"I tell you, brothers, it's as true as the Scriptures. Ivan Feodorovitch came in just now from the bureau, and told me that they're only a day's journey off with their escort; and that the commandant's going to send half a squadron to meet 'em."

"There's a Khan for you! there's a brave fellow!" cries his vis-a-vis, with righteous indignation. "So long as he's in fair weather, he robs, and murders, and kidnaps the orthodox,* and serves the devil in every way; but once the bayonets come near his beard, and he finds himself in trouble, he sends back our brethren, and crouches down like a whipped dog."

"Well, what would you have? he's only a heathen, you know. You can't expect a heathen to be as brave as a Christian."

"Gently there, brother," strikes in the third, a portly old greybeard, who, having once been actually as far as Moscow, is the oracle of his untravelled brethren. "There are brave fellows among the unbelievers, say what you will. It's not every one of the orthodox, I can tell you, who could have done such deeds as the English sorcerer, Dr Davidovitch Livenshtonn."

"And who was he t" ask the other two in a breath.

"Eh! have you had your ears stuffed with glue, never to have heard of him! He was a great sorcerer, who turned himself into a lion, and in that shape went all over the deserts of Africa, beyond thrice nine lands" (the Russian phrase for extreme distance), " and fought with another lion and beat him, but got his own arm broken in the fight (for you see the devil helped him, being an Englishman). But at last the black sorcerers, * The common name for the Russians among themselves.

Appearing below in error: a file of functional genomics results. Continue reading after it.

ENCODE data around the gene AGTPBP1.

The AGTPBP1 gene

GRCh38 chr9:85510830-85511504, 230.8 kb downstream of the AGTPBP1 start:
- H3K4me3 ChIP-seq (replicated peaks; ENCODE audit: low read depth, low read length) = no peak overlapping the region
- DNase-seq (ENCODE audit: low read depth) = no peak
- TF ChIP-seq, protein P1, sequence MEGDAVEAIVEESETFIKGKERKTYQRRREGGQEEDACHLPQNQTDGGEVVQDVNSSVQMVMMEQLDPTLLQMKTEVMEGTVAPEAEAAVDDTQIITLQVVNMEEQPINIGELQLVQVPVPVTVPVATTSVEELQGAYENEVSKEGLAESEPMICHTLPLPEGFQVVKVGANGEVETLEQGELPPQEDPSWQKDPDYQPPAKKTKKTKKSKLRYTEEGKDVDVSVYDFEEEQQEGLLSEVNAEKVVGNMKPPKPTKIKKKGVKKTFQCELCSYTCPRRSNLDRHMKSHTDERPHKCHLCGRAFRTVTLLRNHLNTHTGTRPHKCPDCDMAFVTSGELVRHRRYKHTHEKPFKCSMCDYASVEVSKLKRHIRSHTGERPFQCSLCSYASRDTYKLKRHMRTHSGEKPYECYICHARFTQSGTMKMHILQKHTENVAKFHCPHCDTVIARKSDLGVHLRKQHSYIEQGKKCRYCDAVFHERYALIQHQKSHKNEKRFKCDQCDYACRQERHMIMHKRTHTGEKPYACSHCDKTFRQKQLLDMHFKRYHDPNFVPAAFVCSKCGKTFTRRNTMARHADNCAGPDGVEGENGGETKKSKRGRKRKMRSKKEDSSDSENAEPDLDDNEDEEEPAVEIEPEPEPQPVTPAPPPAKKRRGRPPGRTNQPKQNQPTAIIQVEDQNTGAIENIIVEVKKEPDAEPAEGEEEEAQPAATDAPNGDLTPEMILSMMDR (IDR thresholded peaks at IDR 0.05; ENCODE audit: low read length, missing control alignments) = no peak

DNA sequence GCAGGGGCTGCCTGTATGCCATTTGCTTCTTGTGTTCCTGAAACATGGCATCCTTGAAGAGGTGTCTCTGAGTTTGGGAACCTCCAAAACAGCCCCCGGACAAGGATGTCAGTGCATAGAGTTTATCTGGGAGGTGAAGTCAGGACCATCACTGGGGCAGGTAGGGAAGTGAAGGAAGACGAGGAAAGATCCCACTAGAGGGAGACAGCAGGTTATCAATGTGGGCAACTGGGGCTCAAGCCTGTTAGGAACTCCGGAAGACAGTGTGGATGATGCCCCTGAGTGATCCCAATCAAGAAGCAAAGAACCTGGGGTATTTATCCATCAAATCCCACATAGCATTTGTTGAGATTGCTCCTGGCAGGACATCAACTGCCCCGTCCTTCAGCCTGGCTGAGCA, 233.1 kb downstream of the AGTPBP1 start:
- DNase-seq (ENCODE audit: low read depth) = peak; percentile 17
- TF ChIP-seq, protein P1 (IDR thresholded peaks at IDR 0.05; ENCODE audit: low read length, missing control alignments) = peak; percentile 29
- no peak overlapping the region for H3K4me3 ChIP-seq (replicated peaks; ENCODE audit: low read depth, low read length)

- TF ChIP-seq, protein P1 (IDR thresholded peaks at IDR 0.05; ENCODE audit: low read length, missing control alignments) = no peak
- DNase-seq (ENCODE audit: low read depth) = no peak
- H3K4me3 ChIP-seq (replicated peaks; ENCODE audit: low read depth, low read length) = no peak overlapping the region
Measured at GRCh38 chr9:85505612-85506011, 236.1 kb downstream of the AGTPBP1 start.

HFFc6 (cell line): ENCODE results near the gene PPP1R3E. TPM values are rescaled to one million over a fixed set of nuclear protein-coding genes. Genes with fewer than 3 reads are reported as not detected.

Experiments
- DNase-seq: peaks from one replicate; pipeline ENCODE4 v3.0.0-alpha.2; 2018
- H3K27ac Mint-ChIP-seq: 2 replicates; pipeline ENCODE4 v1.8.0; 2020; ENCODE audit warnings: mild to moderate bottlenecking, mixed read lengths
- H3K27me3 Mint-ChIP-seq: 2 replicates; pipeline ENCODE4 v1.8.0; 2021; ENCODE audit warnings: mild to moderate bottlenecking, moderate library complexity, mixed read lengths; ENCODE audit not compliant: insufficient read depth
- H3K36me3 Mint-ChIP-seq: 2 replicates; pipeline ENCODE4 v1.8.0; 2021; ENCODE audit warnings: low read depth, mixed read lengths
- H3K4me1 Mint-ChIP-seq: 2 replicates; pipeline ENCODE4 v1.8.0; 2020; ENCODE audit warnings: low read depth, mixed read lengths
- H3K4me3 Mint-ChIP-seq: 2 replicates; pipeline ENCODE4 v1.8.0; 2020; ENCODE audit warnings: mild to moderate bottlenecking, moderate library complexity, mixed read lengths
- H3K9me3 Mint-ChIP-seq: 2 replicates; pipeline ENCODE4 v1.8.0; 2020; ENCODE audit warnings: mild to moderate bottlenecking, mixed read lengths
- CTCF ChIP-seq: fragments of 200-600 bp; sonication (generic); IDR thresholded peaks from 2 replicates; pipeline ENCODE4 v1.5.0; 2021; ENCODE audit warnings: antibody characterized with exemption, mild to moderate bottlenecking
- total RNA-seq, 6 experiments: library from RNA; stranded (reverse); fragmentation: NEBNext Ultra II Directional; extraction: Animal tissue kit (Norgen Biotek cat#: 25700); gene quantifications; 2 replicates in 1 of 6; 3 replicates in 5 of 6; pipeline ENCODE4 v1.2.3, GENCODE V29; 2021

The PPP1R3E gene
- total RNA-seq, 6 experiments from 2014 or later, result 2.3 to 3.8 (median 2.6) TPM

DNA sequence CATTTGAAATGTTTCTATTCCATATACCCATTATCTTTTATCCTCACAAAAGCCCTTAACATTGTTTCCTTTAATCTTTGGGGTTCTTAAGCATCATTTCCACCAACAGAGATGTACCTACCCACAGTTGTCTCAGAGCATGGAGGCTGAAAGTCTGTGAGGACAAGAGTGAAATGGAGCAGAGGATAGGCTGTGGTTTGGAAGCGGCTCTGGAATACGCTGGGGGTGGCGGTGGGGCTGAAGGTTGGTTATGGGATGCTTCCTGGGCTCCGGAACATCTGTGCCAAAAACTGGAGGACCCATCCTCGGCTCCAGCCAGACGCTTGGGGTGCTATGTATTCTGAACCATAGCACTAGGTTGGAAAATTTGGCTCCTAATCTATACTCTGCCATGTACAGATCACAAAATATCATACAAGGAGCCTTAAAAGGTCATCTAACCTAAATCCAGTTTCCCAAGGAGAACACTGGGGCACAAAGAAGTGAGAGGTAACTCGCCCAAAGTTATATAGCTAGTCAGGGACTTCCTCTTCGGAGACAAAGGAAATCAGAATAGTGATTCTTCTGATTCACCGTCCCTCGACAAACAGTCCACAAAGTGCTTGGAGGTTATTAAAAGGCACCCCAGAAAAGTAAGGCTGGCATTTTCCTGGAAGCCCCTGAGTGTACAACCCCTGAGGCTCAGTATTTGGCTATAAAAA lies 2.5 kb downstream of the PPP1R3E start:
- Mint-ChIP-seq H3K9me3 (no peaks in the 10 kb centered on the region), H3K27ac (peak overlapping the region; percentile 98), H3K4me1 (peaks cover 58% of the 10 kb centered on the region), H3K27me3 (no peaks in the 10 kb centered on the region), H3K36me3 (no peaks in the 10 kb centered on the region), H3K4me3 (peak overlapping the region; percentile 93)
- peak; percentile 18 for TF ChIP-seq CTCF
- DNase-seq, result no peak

whose magic was stronger than his, came upon him and took him prisoner, and carried him away where Makar never drove his cattle. So then, Victoria Ivanovna, the Empress of England, sent out a huge army to rescue him, under a great general named Count Stenli; and this Stenli had a magic flag (I've seen a picture of it in Moscow, all over stripes) which, when he waved it, struck all the black men powerless, like one benumbed with frost; and so the sorcerer-Doctor was saved."

"Gospodi pomilui!" (Lord have mercy) chorus the two hearers in amazement; and the narrator drains his glass with a complacent air. But a sudden trampling of horses breaks the spell.

"There go the Cossacks!" cries number one; and, sure enough, at the end of the street (if this broad dusty ditch, lined with little burrows of baked mud, can be so called) appear a long file of gaunt, sinewy, brigand-like men, whose bronzed faces look doubly dark between the linen cap and white tunic—each with his carabine slung over his shoulder, and his sabre clinking at his side. These are the famous Cossacks of the Ural, hardy and untiring as the men they are sent to hunt down—enduring heat and cold with equal indifference, and deeming it the height of happiness to lie in the shade and get drunk. Away they go, the shadows of man and horse standing out sharp as a photograph in the blinding glare—till, little by little, they melt into the vast stretch of pale dusty green that lies between the shining river and the dull brassy yellow of the everlasting desert, and are seen no more.